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Indexes Are the Next Wave In Visual Storytelling

Guest Post: Ryan Reynolds

Indexes are handy ways to track and report progress. You can’t beat the Dow Jones Industrial Index to follow the ups and downs of stock prices. Ditto the Consumer Price Index, which compares the cost of goods and services from year to year.

But what if you want to track progress on important social issues? Thanks to troves of data available these days, nonprofits are increasingly using indexes to communicate about their work and their underlying causes.

Just last week, for example, the Annie E. Casey Foundation published this index showing the barriers to opportunity African American, American Indian and Latino children face on the path to prosperity compared to White and Asian American children. Then there is this one that ranks how well countries perform on protection of human health from environmental harm and protection of ecosystems or another that tracks social progress, country-by country


Ryan Reynolds

The reason nonprofits are turning to indexes to help their communication efforts is a recognition of the challenges they face in building deep and meaningful relationships with audiences. It used to be that when nonprofits wanted to get people to take action on hunger, for example, their appeals would almost always feature pictures of starving children—images that even the most removed audiences found hard to ignore. Similarly, to sound the alarm on climate change, a shot of a polar bear on a floating iceberg would melt even the coldest hearts.

One-shot appeals only take you so far and after a while, they lose their punch. To move audiences beyond immediate responses and help them to see the “bigger picture,” indexes can be very effective. That’s because they do two things: they help the people develop deeper understanding of causes and provide evidence they need to be convinced.


A word of caution: even though sophisticated audiences demand hard evidence, you can’t just throw a lot of data at them. Too much data, the less accessible it becomes. In fact, it’s that tug between too much and too little information that helped spawn the infographic boom as organizations have tried to package vast amounts of it in appealing ways. The result has been an explosion in designs integrating qualitative and quantitative content with statistics and data visualizations.

To be sure, infographics can simplify the complex and present compelling, graphically rich stories. But that strength can also be a weakness: compelling narratives that work best present a clear and conclusive case. On the other hand, a narrative that selectively highlights data to create drama, as is often the case with infographics, also introduces a bias that can erode the integrity of your argument. Indexes reject bias and embrace context; they deal in grey, not just black and white. Indexes also excel at revealing complex dynamics and giving audiences a deeper, more nuanced understanding of an issue. Also, instead of asking audiences to digest volumes of data, they get the gist in a neat little bite-sized piece.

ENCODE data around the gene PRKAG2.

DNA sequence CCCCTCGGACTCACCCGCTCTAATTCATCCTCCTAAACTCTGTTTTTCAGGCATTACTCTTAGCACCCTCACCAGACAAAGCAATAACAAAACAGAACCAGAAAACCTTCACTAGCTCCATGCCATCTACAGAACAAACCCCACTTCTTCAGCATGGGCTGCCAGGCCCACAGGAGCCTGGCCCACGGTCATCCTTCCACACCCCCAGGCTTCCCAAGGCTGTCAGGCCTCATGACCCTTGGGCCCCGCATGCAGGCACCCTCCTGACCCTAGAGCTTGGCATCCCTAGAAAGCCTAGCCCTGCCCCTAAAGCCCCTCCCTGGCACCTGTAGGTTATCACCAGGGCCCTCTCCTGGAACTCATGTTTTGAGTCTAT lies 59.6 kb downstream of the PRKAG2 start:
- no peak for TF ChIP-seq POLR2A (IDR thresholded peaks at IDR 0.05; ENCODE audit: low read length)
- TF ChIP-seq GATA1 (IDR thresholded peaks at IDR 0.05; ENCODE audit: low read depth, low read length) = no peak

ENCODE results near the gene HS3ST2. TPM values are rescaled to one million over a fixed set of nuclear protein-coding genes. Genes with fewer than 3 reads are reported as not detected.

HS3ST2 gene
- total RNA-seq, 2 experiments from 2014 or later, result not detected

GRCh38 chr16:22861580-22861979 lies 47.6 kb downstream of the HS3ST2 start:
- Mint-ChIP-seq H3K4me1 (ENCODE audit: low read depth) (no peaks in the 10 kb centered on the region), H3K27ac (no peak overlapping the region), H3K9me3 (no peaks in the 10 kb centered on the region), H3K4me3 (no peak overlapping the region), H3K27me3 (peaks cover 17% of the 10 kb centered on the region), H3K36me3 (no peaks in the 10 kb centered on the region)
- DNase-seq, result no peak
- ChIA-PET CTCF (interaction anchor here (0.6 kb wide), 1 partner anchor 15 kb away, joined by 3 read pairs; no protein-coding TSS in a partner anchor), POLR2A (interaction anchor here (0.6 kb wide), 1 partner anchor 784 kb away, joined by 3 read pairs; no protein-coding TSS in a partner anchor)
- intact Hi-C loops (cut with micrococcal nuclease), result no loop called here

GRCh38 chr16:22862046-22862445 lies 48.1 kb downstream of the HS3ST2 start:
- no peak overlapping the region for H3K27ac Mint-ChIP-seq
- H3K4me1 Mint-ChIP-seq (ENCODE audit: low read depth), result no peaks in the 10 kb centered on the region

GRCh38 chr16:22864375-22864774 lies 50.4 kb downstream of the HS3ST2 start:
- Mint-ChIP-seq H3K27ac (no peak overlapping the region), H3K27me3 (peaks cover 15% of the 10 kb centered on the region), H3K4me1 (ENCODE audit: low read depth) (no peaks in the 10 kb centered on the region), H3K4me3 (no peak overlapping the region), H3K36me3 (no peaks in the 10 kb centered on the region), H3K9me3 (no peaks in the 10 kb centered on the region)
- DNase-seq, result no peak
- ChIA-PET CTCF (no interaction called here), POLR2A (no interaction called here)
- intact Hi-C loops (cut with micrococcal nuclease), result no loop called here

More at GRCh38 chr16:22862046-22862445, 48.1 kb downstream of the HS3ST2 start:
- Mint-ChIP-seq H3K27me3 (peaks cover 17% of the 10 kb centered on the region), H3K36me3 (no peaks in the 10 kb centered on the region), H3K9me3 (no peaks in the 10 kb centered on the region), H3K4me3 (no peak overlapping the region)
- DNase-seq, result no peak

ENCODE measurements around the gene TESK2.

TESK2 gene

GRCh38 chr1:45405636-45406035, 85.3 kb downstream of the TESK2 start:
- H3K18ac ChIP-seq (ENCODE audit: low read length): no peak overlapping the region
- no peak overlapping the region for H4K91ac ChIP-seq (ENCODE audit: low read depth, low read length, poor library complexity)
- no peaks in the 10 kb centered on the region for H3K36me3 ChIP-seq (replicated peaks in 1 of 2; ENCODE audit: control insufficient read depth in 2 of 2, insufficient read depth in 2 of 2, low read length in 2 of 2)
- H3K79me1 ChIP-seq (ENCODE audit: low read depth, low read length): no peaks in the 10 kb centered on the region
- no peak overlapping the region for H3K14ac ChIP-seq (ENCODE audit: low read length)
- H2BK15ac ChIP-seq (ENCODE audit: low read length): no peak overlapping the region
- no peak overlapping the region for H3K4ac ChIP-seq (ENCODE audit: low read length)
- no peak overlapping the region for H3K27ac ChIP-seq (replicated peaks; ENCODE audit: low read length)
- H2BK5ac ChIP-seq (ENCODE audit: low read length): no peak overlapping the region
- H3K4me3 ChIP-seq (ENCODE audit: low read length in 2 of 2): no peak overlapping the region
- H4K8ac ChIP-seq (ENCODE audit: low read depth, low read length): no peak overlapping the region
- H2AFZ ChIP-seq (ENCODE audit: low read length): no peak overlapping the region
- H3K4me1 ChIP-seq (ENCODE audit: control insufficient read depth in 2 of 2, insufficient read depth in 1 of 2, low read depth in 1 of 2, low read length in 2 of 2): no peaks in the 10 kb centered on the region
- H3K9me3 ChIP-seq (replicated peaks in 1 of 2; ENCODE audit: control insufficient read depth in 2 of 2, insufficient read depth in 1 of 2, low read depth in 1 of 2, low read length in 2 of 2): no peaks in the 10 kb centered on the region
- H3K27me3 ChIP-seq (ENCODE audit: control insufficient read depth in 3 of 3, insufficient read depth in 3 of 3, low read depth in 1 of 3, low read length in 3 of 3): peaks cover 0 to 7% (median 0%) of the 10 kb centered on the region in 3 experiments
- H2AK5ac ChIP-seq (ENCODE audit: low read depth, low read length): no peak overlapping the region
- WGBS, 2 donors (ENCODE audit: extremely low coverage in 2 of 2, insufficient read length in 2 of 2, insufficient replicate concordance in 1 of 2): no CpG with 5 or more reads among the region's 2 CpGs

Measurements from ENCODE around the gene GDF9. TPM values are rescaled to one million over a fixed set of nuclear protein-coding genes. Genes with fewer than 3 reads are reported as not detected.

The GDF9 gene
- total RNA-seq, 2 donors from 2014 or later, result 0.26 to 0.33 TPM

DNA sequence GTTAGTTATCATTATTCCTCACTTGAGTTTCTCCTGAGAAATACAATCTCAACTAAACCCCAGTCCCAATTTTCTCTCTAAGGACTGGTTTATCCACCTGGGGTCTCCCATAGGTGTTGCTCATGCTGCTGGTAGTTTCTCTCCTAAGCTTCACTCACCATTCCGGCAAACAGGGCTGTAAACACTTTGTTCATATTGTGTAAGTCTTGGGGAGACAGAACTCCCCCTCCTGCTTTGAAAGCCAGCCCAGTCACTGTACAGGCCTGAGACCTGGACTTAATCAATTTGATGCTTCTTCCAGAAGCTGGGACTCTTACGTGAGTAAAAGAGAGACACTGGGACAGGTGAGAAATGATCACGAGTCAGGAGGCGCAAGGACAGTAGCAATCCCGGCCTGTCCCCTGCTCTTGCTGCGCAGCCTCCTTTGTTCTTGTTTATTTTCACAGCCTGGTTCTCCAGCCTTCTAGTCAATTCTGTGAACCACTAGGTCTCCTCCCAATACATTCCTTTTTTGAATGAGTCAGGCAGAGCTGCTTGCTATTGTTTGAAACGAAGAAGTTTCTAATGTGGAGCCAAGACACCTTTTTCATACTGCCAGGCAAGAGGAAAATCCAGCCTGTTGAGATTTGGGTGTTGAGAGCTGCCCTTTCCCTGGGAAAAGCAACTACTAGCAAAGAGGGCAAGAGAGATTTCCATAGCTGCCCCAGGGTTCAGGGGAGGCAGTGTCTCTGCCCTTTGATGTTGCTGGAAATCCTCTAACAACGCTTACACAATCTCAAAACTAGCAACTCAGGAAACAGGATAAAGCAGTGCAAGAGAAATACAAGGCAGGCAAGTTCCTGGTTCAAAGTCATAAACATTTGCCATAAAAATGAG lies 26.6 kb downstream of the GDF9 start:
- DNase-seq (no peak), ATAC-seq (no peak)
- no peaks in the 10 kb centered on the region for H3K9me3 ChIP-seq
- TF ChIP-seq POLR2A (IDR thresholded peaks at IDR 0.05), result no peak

For example, the earlier mentioned Yale EPI measures environmental performance for 178 countries across nine issue areas and 20 different indicators. By itself, the raw data they’ve amassed is all but incomprehensible. But distill all these numbers down to a series of scores via a robust and transparent index methodology, and all the sudden you have an elegant system that allows you to compare apples to apples for a wide variety of criteria.

This leads us to another key advantage: indexes provide empirical context for complex systems and dynamics—lowering resistance to the facts and resulting in better policies and practices in the process. By themselves, raw statistics don’t mean much. You say that some country put X million tons of C02 into the atmosphere last year? That sounds like a hell of a lot, but as a lay person, I really wouldn’t know. But roll that data into an index score, and you can tell not just how well a certain country is doing right now, but how their performance compares to their peers and their own historical performance. By creating an environment of greater context and useful comparison, organizations unleash the power of data to create competition and promote progress towards meeting our greatest challenges.

As one of our clients once told us, “stories get their interest, but metrics get their buy-in.” Imagery, narrative and anecdotal evidence are an important part of communicating your cause and persuading your audience. But when you unleash the meaning behind data with an index that simplifies the complex and create context, you democratize the information and allow your audiences to combine data with their own assumptions and experience and draw their own conclusions. Then the metrics cease to just get buy-in; they tell a story of their own. Now that’s a powerful idea.

Ryan Reynolds is Design Director at Constructive in New York City, where he specializes in design strategy and development of integrated design systems for clients in the nonprofit and academic sectors. Here are examples of how three different nonprofits are using indexes to tell their story: Securing America’s Future Energy’s Oil Security Index, The Yale Environmental Performance Index, and the recently launched Justice Index by the National Center for Access to Justice


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